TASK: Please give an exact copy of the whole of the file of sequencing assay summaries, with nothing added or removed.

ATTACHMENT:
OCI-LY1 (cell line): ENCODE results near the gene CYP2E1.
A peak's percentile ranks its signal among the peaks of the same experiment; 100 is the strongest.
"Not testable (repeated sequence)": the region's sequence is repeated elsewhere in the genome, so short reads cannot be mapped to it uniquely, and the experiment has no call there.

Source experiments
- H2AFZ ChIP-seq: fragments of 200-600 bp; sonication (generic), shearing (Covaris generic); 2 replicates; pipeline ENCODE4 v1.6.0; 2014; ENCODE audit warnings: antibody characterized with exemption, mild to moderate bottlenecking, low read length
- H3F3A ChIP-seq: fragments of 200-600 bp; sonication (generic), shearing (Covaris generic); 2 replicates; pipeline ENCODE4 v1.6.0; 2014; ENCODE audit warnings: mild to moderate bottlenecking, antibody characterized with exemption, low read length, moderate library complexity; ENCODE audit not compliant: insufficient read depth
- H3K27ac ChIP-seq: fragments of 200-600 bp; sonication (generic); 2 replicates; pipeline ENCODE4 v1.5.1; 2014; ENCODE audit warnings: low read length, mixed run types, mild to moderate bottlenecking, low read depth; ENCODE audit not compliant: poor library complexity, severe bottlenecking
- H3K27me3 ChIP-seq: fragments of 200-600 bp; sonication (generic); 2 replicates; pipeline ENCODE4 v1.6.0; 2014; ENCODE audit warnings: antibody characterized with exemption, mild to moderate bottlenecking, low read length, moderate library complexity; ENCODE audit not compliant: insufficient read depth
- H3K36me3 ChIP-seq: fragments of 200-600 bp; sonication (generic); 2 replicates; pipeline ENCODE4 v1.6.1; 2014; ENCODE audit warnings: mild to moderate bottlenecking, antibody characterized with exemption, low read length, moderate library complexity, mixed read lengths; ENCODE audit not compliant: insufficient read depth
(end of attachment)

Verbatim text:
OCI-LY1 (cell line): ENCODE results near the gene CYP2E1.
A peak's percentile ranks its signal among the peaks of the same experiment; 100 is the strongest.
"Not testable (repeated sequence)": the region's sequence is repeated elsewhere in the genome, so short reads cannot be mapped to it uniquely, and the experiment has no call there.

Source experiments
- H2AFZ ChIP-seq: fragments of 200-600 bp; sonication (generic), shearing (Covaris generic); 2 replicates; pipeline ENCODE4 v1.6.0; 2014; ENCODE audit warnings: antibody characterized with exemption, mild to moderate bottlenecking, low read length
- H3F3A ChIP-seq: fragments of 200-600 bp; sonication (generic), shearing (Covaris generic); 2 replicates; pipeline ENCODE4 v1.6.0; 2014; ENCODE audit warnings: mild to moderate bottlenecking, antibody characterized with exemption, low read length, moderate library complexity; ENCODE audit not compliant: insufficient read depth
- H3K27ac ChIP-seq: fragments of 200-600 bp; sonication (generic); 2 replicates; pipeline ENCODE4 v1.5.1; 2014; ENCODE audit warnings: low read length, mixed run types, mild to moderate bottlenecking, low read depth; ENCODE audit not compliant: poor library complexity, severe bottlenecking
- H3K27me3 ChIP-seq: fragments of 200-600 bp; sonication (generic); 2 replicates; pipeline ENCODE4 v1.6.0; 2014; ENCODE audit warnings: antibody characterized with exemption, mild to moderate bottlenecking, low read length, moderate library complexity; ENCODE audit not compliant: insufficient read depth
- H3K36me3 ChIP-seq: fragments of 200-600 bp; sonication (generic); 2 replicates; pipeline ENCODE4 v1.6.1; 2014; ENCODE audit warnings: mild to moderate bottlenecking, antibody characterized with exemption, low read length, moderate library complexity, mixed read lengths; ENCODE audit not compliant: insufficient read depth